Addressing the false positive problem

By Jonny Bell, director of financial crime compliance and payments, LexisNexis Risk Solutions

Johannesburg, 07 Jun 2023

False positive alerts rank as one the top three issues for institutions conducting know your customer (KYC) and screening checks, according to a recent digital payment fraud report on high-growth markets that included South Africa. False positive alerts occur when an anti-money laundering (AML) screening solution flags a legitimate customer as suspicious, either during customer onboarding or throughout the transaction life cycle. Such events are time-consuming to investigate, a drain on productivity and impact compliance operational efficiency.

With billions upon billions of transactions occurring daily, organisations need to mitigate the impact of false positive alerts on their business in a way that is beneficial and not disruptive. This is important because systemic changes mean the volume of such alerts is unlikely to reduce in the medium-term. Those changes include unprecedented updates to sanctions regimes resulting from the war in Ukraine along with a recent accelerated shift to digital transactions. AML and compliance teams are struggling to do more with less.

Some businesses are responding to these challenges by increasing investment in human capital. The total projected cost of financial crime compliance in South Africa increased by 65% between 2019 and 2021,[1] from $2.3 billion to $3.8 billion. This is not a sustainable approach given the unrelenting increase in alerts and current economic pressures. Worldwide, the rising cost of financial crime compliance is currently estimated at $274.1 billion,[2] up from $180.9 billion in pre-pandemic 2019.[3]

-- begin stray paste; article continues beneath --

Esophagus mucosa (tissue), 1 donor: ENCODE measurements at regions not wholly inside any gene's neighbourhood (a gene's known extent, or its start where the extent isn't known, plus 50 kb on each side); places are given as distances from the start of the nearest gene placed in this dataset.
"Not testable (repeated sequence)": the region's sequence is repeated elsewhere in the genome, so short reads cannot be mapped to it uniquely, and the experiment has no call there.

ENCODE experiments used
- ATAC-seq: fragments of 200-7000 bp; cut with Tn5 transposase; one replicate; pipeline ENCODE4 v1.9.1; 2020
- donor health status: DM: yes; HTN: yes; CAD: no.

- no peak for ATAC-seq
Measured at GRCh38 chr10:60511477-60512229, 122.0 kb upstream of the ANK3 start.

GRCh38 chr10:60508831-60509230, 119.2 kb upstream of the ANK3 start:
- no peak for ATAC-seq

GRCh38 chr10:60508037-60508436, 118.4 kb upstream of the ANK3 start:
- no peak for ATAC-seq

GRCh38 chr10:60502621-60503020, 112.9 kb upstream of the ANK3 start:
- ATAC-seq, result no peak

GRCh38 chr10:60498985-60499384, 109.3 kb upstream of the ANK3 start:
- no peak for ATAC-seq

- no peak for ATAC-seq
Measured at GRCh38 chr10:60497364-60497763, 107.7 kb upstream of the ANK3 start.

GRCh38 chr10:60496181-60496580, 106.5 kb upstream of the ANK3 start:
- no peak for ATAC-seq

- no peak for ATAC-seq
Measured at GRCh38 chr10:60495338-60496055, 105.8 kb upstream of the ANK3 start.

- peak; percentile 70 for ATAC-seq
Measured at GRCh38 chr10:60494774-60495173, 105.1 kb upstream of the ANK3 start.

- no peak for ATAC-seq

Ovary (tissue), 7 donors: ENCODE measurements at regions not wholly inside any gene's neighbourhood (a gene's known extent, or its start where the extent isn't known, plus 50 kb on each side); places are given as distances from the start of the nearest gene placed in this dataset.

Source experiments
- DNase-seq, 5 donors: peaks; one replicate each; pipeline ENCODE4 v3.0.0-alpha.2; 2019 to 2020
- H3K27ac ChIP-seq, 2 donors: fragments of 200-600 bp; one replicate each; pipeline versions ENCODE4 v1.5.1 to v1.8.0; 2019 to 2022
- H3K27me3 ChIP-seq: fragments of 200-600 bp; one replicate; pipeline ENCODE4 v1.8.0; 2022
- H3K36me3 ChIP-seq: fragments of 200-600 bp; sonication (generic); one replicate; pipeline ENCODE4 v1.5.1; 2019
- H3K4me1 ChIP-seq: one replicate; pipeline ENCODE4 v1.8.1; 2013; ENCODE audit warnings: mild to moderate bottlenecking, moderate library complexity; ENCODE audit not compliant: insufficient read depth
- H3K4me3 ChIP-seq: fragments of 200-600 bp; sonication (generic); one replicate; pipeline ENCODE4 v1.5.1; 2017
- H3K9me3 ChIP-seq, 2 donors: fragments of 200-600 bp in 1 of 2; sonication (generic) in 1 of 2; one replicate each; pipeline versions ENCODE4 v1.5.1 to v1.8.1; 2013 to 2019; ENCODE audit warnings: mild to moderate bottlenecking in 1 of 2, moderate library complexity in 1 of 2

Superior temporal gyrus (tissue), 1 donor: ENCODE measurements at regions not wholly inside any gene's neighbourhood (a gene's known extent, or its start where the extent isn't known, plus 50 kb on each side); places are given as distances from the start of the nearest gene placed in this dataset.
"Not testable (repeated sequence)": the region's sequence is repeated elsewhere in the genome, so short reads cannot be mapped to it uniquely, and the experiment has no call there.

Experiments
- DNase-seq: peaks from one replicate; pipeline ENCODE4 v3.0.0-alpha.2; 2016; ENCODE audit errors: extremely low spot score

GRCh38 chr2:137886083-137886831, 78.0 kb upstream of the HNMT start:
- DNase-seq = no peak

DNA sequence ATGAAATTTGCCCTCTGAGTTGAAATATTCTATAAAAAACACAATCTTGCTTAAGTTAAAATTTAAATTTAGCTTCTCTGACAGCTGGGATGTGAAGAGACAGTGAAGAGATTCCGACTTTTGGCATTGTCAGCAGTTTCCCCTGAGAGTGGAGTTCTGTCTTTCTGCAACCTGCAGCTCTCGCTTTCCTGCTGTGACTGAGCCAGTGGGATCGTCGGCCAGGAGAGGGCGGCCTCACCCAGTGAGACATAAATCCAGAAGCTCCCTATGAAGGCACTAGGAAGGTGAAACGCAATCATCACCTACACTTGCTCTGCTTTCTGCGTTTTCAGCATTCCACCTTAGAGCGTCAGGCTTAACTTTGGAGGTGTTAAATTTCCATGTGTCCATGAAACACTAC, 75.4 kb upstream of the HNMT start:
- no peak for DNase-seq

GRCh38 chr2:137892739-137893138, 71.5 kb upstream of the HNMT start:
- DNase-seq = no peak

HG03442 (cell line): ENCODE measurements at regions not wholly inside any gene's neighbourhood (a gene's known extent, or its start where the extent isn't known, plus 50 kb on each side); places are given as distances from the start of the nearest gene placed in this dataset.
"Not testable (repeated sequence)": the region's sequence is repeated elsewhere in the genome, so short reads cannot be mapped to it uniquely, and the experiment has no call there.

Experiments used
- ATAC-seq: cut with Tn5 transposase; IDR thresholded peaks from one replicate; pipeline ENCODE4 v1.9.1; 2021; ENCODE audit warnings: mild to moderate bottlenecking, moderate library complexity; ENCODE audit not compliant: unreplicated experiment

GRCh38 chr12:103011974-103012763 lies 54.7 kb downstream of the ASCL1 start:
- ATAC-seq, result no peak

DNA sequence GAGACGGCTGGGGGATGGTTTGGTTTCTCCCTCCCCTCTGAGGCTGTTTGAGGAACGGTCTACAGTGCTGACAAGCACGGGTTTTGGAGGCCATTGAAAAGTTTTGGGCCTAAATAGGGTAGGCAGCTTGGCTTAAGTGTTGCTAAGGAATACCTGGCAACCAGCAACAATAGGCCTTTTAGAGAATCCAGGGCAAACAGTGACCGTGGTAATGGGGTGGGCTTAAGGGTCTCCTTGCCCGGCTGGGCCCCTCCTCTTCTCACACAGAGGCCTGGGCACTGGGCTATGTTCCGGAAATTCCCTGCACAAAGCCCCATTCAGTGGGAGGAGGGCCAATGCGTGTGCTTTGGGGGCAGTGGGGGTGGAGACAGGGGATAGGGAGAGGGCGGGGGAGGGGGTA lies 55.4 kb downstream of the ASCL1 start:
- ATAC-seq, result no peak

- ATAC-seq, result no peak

A significant portion of these costs is driven by investment in human capital. However, hiring more staff does not solve the foundational problem of too many false positives.

Meeting the challenge

Companies should also review their legacy technology. Traditional systems that rely on fuzzy matching and rules-based screening are struggling to keep pace with the complexity of sanctions and countless changes to watchlists. These systems are difficult to scale as a business grows and the volume of false positive alerts they create require manual review, which involves cost and ties up an organisation’s human capital.

Businesses must also look at the quality of the data they hold. Gaps and inaccuracies in data can compromise screening effectiveness. This can lead to an overload of false positives while potentially missing a false negative. Legacy systems and siloed business functions make gathering accurate, up-to-date customer data more difficult.

High volumes of false positive rates can also stem from a cautious approach to risk management. Due to the increasing fines for AML non-compliance in recent years, amounting to almost $5 billion in 2022,[4] organisations are incentivised to invest proportionally smaller amounts to investigate additional false positives. This is certainly preferable to risking fines and potential reputational damage for missed sanctions or gaps in compliance.

It’s misguided to suggest false positives are simply the cost of doing business. An article in ACAMS Today sums it up best: “High false positive rates are not an indicator of extremely cautious screening: they are a warning signal of poor technology and potentially greater risks.”[5]